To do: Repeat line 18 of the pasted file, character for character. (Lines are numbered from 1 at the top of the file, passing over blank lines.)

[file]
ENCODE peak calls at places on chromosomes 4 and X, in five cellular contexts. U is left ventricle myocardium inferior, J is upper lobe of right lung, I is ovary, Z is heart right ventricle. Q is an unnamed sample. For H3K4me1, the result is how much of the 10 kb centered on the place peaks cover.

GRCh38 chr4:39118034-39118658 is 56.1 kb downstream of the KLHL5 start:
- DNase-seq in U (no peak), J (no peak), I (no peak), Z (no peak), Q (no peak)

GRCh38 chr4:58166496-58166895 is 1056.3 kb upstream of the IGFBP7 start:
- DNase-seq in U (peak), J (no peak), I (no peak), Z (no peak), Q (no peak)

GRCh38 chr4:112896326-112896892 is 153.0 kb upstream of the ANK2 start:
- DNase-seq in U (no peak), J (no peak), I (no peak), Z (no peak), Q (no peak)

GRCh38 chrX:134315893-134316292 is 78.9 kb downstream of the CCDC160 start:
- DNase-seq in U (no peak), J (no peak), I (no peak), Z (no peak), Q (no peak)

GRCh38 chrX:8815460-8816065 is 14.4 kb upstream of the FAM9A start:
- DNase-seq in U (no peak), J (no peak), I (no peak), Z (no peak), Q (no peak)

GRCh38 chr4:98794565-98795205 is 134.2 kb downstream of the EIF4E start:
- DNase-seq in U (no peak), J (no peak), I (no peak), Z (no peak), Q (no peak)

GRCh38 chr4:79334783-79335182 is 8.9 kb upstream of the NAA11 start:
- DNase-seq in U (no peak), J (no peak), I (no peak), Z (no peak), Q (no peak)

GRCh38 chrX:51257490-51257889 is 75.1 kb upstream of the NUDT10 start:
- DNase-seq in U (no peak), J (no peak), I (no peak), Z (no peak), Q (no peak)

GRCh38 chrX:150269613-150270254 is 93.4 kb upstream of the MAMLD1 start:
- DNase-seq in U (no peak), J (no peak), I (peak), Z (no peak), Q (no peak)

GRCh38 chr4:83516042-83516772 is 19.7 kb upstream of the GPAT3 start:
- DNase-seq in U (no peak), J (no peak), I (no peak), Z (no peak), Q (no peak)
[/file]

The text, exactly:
GRCh38 chrX:150269613-150270254 is 93.4 kb upstream of the MAMLD1 start: